The Escapist reports on a “new” type of education: one that uses games. Now, this isn’t exactly news to me, since my friend runs the STAR Education Program which believes this same thing, and he’s been doing it for awhile. But, I’m glad to see there’s some research backing it up, at least according to Escapist’s post:
The real question, however, is not whether children want arcades in their classrooms. It’s whether these programs improve learning. The good news is they do. The motion-capture rig, for instance, is called a “SMALLab.” A peer-reviewed journal published a study in 2009 found that SMALLab programs that taught chemical titration and geology to high school students caused them to score significantly better on tests than students who received typical earth science instruction. The study also found that the kids interacted more during the lessons, helping each other learn.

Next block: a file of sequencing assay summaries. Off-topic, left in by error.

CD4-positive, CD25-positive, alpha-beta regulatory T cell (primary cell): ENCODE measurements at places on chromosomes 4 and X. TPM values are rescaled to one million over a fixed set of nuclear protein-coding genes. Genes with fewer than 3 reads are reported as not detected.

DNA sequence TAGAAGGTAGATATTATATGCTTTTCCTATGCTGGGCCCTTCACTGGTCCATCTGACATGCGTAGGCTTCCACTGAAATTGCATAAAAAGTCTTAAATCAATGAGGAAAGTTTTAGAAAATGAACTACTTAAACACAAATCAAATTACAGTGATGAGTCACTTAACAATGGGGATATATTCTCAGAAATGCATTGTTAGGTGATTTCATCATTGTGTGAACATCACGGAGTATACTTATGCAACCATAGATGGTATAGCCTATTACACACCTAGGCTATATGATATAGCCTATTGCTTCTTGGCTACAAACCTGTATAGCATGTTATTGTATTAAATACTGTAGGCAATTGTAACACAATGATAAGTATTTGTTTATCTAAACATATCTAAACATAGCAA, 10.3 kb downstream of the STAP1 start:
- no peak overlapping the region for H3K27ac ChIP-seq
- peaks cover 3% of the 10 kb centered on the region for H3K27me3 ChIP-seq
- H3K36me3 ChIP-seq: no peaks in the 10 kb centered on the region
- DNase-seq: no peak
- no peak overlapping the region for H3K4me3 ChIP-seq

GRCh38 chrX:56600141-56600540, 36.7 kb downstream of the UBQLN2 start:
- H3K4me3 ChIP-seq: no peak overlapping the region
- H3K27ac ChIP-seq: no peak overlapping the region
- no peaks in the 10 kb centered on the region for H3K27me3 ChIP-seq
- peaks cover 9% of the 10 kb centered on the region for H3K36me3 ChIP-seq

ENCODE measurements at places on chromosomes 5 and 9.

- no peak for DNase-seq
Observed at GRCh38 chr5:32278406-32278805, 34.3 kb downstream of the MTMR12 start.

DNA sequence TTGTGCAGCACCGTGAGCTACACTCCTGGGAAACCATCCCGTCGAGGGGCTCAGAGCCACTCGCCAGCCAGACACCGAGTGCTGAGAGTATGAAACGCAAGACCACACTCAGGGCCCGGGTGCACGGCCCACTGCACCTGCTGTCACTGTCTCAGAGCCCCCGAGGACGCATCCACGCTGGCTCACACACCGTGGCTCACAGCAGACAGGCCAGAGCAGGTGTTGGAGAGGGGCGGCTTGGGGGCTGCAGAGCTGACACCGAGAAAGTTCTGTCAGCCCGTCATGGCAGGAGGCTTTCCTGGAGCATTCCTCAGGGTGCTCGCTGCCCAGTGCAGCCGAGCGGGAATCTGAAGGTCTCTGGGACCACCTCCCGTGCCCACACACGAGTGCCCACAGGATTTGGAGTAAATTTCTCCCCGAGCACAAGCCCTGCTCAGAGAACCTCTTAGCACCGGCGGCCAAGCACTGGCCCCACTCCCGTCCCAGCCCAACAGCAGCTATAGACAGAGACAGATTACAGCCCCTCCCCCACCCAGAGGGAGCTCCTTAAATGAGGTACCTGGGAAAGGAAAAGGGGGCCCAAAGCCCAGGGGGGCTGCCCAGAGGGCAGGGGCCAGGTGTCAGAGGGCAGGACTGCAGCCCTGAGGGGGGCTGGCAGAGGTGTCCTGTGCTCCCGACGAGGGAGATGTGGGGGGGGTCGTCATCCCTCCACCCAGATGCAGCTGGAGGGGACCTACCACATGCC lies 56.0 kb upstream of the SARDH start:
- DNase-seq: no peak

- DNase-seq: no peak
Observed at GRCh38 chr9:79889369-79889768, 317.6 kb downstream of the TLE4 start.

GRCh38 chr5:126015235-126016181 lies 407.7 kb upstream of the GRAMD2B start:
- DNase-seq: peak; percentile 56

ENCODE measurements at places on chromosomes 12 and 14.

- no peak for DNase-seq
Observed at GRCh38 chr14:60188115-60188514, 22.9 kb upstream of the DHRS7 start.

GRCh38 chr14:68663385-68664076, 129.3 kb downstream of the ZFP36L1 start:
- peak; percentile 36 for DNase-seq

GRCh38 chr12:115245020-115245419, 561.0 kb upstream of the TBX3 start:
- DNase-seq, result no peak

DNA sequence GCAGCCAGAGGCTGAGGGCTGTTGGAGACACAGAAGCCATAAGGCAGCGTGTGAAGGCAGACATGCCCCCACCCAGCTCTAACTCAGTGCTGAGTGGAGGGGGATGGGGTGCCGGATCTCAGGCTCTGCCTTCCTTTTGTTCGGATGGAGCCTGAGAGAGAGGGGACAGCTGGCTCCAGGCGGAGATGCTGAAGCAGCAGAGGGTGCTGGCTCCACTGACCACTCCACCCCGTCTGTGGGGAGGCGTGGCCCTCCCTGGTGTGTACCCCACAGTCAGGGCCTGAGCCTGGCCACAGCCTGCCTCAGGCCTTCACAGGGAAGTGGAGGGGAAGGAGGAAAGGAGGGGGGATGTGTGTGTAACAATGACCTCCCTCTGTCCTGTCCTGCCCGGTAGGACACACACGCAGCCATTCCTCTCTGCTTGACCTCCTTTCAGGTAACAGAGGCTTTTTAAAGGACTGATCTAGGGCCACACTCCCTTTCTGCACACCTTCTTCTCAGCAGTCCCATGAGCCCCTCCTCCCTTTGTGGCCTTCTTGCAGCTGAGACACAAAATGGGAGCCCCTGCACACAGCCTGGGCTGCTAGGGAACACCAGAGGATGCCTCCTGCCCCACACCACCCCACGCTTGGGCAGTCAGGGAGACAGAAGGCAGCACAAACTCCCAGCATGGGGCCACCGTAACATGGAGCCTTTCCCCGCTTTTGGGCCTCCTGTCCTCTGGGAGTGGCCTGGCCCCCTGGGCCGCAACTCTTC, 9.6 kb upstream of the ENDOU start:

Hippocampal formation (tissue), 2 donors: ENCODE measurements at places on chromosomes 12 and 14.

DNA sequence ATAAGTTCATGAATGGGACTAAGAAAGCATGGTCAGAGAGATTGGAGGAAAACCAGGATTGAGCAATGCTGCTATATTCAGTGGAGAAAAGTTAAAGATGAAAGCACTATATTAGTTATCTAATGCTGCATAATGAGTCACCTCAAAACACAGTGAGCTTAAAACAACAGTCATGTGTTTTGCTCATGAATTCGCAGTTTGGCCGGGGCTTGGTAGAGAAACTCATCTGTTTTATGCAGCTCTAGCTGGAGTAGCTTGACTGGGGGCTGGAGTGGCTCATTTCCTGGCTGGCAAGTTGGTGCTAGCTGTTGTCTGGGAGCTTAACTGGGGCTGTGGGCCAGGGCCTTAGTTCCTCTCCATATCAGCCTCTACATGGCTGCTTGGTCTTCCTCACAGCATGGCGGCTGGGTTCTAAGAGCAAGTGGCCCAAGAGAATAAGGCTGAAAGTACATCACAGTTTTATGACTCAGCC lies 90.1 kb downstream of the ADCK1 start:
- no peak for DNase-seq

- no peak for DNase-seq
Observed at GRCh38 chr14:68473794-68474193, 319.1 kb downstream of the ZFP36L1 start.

I find it tragic that this isn’t immediately obvious. Play is an incredibly powerful learning tool. And when people interact with the thing they are trying to learn, instead of memorizing dry text, they learn better. We’ve been a tactile species of making and doing longer than we’ve had written or even verbal communication. So why do people keep being surprised that when students interact — even in a virtual environment which, gasp, is ever-so-similar to a game — they learn better?